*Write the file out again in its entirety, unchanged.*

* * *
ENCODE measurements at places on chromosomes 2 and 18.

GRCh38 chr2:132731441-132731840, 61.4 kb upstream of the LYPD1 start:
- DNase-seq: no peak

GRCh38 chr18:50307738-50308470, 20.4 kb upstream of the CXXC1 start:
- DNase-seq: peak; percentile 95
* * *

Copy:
ENCODE measurements at places on chromosomes 2 and 18.

GRCh38 chr2:132731441-132731840, 61.4 kb upstream of the LYPD1 start:
- DNase-seq: no peak

GRCh38 chr18:50307738-50308470, 20.4 kb upstream of the CXXC1 start:
- DNase-seq: peak; percentile 95